Research on stress improves understanding of human, animal disorders | Exosomes deliver dopamine to the brain in mouse models of Parkinson's disease | Compound works as well as opioids in monkeys, without causing addiction
Animals and people have similar responses to stress, and the careful study of animals' stress response can not only improve treatment of stress-related disorders in people but also conservation efforts and animal health, writes biology professor Christine Lattin. "Scientific research is the right thing to do to help us solve lingering problems in human health and wildlife management," Lattin writes. "We all benefit from animal research -- humans and animals alike."
Exosomes loaded with dopamine and injected into mice accumulated in the brain as well as other major organs, but free dopamine injected into mice did not accumulate in the brain, suggesting that exosomes could be a vehicle for delivering dopamine to the brains of Parkinson's disease patients, according to a study in the Journal of Controlled Release. Dopamine levels increased by more than 56% in the striatum in mouse models of Parkinson's disease that were injected with dopamine-loaded exosomes, the researchers reported.
An experimental drug called AT-121 not only relieved pain in monkeys as well as opioid-based drugs but did not cause addiction and reduced addiction, researchers reported in Science Translational Medicine. Like opioids, the compound activates the mu-opiate receptor in neurons, but it also activates another receptor that prevents dependence, and it was effective in smaller doses than opioids with fewer side effects.
Researchers reported in Science that they silenced the effects of a genetic mutation in dogs that causes Duchenne muscular dystrophy by further damaging the DNA using CRISPR genome editing, which enabled the faulty gene to again make a shortened but functional dystrophin in muscles, including the heart. The study was small and short due to ethical concerns and researchers' desire to keep the use of dogs "to an absolute minimum," said study leader Eric Olson.
The pace at which technology is advancing to grow pieces of human brain tissue, or cerebral organoids, is leading to insights on glioblastoma, social development, autism and epilepsy, but it has also prompted calls for discussions about ethics. Questions regarding consciousness, protection, chimeras and what it means to be alive have arisen as the science advances.
Researchers are working on a treatment for phenylketonuria -- a rare genetic disease that causes damage to neurons in the brain -- based on an engineered bacteria that has been effective in mice and monkeys. The scientists inserted genes into the DNA of a harmless strain of E. coli, which then breaks down phenylalanine once the capsule arrives in the gut.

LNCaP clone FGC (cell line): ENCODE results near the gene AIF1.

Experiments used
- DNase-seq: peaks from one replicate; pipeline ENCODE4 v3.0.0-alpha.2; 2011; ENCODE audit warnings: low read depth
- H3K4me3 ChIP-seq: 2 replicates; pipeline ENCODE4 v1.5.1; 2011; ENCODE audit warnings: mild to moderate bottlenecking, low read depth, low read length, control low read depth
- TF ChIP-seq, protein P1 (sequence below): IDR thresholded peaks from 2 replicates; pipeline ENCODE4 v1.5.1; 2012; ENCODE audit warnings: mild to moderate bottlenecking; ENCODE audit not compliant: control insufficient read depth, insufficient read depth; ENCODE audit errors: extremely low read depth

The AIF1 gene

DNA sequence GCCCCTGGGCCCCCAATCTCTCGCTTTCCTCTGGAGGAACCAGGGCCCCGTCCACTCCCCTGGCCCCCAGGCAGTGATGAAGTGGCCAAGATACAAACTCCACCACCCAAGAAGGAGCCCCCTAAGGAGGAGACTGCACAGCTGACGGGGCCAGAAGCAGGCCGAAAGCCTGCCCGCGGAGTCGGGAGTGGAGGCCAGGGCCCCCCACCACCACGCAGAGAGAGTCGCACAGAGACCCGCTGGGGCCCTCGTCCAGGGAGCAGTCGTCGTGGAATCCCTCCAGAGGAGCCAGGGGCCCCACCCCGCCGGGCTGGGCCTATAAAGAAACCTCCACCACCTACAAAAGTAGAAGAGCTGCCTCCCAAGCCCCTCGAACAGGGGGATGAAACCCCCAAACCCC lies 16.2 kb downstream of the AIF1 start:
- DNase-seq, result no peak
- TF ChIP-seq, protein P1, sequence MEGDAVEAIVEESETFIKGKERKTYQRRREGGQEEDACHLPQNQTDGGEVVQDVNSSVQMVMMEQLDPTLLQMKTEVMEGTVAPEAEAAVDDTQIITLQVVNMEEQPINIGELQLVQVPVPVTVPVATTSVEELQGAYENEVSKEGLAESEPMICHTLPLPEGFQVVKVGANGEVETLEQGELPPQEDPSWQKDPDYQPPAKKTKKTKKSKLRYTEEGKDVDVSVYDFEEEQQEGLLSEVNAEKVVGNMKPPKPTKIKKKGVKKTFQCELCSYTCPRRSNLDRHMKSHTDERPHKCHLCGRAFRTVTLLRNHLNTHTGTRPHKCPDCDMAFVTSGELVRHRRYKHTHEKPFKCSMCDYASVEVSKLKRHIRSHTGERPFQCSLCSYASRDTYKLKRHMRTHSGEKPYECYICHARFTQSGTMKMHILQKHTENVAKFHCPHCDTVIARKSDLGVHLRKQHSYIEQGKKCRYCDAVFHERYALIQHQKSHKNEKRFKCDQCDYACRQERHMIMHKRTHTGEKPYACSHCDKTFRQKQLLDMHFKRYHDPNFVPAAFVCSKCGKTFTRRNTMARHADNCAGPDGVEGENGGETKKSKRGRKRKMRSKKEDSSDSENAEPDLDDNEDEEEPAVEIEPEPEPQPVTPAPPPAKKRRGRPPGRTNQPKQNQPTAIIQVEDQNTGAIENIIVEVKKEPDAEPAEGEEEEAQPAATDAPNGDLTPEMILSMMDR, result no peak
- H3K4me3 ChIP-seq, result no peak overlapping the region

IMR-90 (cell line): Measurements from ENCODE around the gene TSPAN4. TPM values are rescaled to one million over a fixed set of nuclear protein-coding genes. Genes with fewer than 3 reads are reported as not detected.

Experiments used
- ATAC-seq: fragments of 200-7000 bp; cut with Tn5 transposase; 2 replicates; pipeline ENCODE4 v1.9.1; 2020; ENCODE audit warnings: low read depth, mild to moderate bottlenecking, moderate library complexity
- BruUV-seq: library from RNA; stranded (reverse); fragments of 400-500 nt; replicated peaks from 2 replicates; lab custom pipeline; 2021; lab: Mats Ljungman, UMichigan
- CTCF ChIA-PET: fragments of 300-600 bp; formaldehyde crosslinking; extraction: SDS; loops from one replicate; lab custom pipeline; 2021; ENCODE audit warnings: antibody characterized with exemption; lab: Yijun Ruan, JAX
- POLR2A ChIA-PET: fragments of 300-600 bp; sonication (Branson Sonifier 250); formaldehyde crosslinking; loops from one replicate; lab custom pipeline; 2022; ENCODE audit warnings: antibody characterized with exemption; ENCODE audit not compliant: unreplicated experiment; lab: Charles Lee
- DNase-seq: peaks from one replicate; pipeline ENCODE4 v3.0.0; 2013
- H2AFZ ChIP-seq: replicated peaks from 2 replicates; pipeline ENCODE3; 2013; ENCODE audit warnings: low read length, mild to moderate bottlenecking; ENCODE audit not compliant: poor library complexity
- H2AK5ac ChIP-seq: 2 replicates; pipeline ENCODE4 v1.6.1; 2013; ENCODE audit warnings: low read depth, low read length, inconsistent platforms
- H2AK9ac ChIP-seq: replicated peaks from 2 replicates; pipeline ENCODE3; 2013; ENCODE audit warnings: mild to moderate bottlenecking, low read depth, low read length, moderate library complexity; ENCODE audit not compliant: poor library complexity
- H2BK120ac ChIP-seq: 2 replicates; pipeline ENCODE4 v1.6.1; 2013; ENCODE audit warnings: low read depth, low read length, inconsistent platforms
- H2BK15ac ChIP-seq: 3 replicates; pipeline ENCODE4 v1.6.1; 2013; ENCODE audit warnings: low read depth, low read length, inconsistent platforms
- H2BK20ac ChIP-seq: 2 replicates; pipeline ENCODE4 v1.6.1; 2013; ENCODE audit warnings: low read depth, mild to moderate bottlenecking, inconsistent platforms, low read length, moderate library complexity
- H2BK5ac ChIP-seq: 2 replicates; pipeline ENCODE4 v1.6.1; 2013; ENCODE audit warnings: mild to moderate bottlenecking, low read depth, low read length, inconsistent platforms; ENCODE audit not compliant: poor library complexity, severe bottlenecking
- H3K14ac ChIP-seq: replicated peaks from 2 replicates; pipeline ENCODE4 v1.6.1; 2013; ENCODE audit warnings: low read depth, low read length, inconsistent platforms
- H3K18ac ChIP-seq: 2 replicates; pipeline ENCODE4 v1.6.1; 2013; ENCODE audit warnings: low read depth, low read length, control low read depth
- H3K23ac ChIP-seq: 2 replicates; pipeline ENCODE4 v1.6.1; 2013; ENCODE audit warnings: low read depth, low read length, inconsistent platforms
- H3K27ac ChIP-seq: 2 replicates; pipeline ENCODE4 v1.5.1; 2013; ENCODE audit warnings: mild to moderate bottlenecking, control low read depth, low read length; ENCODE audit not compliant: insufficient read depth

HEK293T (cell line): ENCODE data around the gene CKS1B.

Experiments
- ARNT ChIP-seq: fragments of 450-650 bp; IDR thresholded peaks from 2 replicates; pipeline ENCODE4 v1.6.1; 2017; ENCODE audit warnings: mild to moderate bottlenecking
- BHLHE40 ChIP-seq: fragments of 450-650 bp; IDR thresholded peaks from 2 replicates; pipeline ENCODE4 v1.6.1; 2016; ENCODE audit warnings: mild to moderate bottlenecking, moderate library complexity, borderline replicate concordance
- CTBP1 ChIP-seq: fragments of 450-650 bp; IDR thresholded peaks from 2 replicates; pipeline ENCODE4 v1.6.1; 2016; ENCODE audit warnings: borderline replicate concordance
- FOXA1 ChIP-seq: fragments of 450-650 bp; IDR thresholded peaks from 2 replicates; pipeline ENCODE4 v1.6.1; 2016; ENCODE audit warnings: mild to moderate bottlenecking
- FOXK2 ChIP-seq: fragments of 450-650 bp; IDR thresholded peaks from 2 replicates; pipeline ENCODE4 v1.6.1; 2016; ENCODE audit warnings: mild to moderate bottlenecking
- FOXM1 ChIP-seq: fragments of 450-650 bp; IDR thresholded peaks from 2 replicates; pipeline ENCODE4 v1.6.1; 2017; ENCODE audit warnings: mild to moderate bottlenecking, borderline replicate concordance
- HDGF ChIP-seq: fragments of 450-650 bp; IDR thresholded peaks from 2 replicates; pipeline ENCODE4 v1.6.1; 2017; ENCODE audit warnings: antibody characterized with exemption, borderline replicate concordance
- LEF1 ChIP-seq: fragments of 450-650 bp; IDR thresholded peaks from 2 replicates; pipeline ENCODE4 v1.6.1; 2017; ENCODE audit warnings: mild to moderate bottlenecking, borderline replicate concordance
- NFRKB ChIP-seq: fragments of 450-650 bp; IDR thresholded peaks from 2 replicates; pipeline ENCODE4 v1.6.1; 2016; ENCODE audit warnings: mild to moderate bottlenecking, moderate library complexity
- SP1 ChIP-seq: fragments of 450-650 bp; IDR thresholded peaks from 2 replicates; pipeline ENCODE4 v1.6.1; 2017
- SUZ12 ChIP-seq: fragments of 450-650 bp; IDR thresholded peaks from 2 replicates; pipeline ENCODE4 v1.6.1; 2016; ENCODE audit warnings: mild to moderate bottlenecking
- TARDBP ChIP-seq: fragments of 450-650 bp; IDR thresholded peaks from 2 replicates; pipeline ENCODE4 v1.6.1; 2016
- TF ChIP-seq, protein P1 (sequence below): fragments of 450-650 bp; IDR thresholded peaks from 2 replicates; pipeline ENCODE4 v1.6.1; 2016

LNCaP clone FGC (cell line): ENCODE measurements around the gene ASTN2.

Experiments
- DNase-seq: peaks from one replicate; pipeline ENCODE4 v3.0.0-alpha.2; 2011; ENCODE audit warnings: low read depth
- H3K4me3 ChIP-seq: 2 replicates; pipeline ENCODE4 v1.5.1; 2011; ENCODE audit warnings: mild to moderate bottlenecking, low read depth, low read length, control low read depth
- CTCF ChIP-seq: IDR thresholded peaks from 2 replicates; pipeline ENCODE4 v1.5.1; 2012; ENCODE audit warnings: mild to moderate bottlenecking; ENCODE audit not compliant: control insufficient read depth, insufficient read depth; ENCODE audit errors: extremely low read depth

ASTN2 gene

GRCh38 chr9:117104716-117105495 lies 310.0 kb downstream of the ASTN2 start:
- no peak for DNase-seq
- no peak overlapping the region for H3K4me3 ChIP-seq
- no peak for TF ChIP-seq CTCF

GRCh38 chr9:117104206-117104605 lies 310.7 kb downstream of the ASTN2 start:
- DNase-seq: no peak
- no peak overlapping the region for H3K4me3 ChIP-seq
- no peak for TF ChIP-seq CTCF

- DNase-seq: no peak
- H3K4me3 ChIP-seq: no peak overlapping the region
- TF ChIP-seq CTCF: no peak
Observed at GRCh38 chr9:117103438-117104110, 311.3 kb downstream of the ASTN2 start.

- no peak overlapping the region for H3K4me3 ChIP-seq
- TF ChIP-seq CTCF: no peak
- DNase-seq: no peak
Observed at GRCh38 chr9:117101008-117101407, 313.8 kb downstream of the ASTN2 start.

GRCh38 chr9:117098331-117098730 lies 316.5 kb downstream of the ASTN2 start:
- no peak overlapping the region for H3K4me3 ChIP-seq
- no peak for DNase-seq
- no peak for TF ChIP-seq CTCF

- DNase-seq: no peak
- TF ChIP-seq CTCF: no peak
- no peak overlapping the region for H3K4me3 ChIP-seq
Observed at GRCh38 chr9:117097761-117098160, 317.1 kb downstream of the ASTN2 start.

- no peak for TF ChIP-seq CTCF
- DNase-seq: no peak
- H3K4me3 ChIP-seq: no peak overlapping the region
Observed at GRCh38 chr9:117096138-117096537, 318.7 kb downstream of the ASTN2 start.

Some cats might develop a chronic inflammatory reaction to injections that progresses to feline injection site sarcoma, says veterinary surgeon Elizabeth Maxwell, who, along with veterinary surgeon Heidi Phillips, has been studying whether subcutaneously administered carboplatin kills the cancerous cells. No adverse effects were observed in safety trials, and the next step is to test the therapy in cats with FISS.
Researchers who launched a Kickstarter-funded project called Kitty Biome to sequence the fecal genomes of donors' cats are using the knowledge they gained to create encapsulated fecal samples from healthy donors' samples to restore healthy gut bacteria in cats with chronic diarrhea and vomiting.
The FDA is working with public- and private-sector partners to modernize regulatory activities while making regulatory decisions more transparent and predictable, writes FDA Commissioner Scott Gottlieb. He describes new policies to support modernized clinical trial requirements, more efficient agency processes to advance regulatory science and an expansion of the agency's capacity for analyzing real-world data streams.
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The Foundation for Biomedical Research (FBR) is the nation’s oldest and largest non-profit dedicated to improving human and animal health by promoting public understanding and support for biomedical research. Our mission is to educate people about the essential role animal research plays in the quest for medical advancements, treatments and cures for both people and animals.